Bay Hill Club & Lodge
Arnold Palmer first laid eyes on Bay Hill back in 1965 when he was invited to play a winter exhibition there against Jack Nicklaus. (He won the exhibition, by the way) Back then it was little more than a still-raw golf course with a tiny pro shop, small guest lodge and a few modest bungalows carved out of the orange groves and desolate brush of central Florida. It was a breathtaking wilderness area surrounded by pristine freshwater lakes and abundant wildlife.
For Arnold, Bay Hill was a golfer’s paradise. He had been looking for a quiet, out-of-the way place where he could retreat to every winter with his family. Arnold was so smitten with the course he raced home and told his wife Winnie, "Babe, I’ve just played the best course in Florida and I want to own it."
Over time, Arnold has remade Bay Hill to reflect his own style and taste. Arnold and design partner Ed Seay have worked feverishly to ensure that the Bay Hill Invitational remains a stiff test for the best touring pros. As a result of Arnold’s tinkering, today’s Bay Hill offers some of the toughest holes on the PGA Tour.
Latrobe Country Club
There is no course more synonymous with Arnold Palmer than the Latrobe Country Club. Arnold's father, Deacon Palmer, became the grounds superintendent there in 1926 and the golf pro in 1932. 'Deke' actually helped build the original nine-hole course with his bare hands in the years just prior to Arnold's birth. He remained active at Latrobe until his death at the age of 71. Just before Deke's passing, Arnold's brother, Jerry Palmer, began working with their father and eventually took over as superintendent. Arnold grew up playing, practicing and laboring alongside his father on Latrobe's fairways. He also caddied, worked in the pro shop and did every odd maintenance job his superintendent father required.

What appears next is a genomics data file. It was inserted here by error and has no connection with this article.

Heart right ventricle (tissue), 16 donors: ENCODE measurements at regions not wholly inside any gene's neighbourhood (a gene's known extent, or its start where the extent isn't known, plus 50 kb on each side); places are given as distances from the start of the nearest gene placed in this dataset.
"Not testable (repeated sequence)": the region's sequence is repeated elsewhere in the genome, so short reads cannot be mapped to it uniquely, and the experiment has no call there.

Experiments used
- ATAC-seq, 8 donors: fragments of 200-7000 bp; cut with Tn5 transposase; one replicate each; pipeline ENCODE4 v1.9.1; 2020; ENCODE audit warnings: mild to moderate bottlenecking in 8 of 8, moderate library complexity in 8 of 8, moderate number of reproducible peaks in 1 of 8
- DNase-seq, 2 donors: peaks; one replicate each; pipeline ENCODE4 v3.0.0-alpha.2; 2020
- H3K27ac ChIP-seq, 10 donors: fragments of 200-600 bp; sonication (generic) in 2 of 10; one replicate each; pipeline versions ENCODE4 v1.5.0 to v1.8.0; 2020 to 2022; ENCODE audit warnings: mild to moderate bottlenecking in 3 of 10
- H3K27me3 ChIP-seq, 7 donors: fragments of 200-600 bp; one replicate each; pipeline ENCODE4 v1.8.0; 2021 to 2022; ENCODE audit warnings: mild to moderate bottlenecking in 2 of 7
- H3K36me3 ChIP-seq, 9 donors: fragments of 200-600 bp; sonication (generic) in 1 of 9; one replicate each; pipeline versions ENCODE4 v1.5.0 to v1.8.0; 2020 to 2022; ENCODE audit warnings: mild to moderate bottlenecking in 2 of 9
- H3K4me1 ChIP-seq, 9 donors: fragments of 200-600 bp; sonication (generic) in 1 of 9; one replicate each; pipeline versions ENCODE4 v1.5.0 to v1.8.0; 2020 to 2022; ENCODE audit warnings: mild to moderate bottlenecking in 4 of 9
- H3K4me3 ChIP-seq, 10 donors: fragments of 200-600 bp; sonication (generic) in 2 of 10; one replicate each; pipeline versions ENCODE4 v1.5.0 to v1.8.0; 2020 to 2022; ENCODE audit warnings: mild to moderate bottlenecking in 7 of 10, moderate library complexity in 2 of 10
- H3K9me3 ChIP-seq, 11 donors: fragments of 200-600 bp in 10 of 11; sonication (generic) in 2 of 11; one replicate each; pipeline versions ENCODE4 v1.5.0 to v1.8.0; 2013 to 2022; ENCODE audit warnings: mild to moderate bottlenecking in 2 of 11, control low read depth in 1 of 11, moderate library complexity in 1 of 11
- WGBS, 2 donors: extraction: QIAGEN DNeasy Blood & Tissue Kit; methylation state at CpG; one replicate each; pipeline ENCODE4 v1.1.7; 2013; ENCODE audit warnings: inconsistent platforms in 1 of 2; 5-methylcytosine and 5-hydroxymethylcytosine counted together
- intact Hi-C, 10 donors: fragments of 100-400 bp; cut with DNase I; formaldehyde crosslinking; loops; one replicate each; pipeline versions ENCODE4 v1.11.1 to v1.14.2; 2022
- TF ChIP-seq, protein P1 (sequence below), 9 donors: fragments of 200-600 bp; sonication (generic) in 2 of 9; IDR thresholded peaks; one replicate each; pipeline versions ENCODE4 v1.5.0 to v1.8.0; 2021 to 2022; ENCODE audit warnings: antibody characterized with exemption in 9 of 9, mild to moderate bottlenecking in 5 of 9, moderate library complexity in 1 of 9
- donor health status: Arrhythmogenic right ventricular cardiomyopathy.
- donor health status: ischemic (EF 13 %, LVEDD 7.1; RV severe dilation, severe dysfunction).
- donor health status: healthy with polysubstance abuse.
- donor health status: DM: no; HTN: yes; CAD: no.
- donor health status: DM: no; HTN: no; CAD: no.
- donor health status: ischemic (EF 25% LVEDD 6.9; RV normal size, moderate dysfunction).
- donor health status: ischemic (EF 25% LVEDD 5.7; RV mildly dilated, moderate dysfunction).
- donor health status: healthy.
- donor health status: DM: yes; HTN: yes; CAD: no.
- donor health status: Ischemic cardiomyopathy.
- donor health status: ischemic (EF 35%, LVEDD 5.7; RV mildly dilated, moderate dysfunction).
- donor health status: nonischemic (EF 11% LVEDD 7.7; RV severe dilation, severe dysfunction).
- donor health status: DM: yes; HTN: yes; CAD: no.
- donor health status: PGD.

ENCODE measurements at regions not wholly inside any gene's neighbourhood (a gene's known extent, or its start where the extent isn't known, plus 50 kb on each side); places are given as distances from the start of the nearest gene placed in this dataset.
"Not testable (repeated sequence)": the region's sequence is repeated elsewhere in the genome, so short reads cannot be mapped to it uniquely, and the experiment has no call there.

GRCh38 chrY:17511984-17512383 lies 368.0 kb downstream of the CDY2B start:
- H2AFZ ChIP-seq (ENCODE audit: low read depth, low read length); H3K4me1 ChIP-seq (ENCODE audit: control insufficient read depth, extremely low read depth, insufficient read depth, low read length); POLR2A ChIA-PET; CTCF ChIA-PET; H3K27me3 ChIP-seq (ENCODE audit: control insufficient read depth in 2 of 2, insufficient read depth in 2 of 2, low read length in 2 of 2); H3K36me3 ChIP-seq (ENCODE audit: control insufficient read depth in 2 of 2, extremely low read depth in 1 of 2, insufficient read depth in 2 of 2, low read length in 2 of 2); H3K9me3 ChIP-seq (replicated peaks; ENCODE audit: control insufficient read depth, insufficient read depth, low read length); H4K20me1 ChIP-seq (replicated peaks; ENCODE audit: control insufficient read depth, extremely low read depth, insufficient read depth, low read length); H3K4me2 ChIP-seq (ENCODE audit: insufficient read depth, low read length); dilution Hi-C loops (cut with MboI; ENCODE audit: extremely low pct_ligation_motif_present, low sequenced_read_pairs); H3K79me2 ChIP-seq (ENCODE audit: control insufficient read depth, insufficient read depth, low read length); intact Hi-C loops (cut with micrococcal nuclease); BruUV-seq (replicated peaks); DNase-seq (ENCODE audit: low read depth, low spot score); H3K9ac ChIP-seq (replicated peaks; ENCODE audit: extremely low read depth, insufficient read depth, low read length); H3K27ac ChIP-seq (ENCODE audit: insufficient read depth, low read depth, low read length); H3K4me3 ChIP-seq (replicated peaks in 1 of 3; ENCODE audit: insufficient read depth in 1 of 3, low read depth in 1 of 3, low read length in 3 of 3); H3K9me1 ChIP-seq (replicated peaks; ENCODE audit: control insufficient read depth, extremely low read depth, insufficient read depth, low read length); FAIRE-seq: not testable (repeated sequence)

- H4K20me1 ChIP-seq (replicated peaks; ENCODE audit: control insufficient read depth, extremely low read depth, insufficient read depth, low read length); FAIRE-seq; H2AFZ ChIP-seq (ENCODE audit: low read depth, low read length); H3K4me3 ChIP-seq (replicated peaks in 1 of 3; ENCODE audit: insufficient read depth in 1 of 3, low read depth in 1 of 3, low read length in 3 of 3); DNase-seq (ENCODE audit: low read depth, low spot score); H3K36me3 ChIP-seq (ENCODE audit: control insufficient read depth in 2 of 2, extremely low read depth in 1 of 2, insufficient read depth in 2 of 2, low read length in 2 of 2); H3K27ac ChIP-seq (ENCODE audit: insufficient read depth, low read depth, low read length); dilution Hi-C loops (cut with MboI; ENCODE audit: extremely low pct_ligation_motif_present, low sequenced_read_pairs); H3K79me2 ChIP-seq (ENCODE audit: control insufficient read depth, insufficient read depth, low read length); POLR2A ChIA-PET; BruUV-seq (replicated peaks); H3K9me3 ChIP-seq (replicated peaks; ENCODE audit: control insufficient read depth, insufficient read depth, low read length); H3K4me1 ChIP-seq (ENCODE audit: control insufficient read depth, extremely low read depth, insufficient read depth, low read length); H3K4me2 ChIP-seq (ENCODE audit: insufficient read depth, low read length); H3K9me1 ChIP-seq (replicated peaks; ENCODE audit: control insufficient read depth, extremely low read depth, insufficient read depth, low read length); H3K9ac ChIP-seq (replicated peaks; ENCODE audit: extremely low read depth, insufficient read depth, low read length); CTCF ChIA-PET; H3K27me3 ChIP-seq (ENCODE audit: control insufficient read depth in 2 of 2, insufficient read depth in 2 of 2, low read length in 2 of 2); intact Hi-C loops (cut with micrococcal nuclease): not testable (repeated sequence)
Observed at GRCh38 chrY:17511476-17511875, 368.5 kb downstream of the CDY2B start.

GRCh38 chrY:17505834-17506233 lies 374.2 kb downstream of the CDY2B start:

In 1971, Arnold decided to make his family's life-long devotion to Latrobe even more permanent by purchasing the facility. Arnold recalls his father's reaction. "Are you crazy? Why on earth would you want to do that?" Arnold quipped back, "Well, Pap, I reasoned you've been here your whole life. That's good enough reason for me." He also joked, "Besides, it means you'd have to work for me."
Over the years, Latrobe has grown and matured into a demanding test of golf. By the early 1960s, sufficient land had been acquired for expanding into an 18-hole course. Both Deke and Arnold contributed heavily to the design of the new nine holes and the revamping of the existing holes to fit the layout. Today's 6,500 yard, par-72 course is one of the most beautiful and challenging in the hills of Western Pennsylvania.
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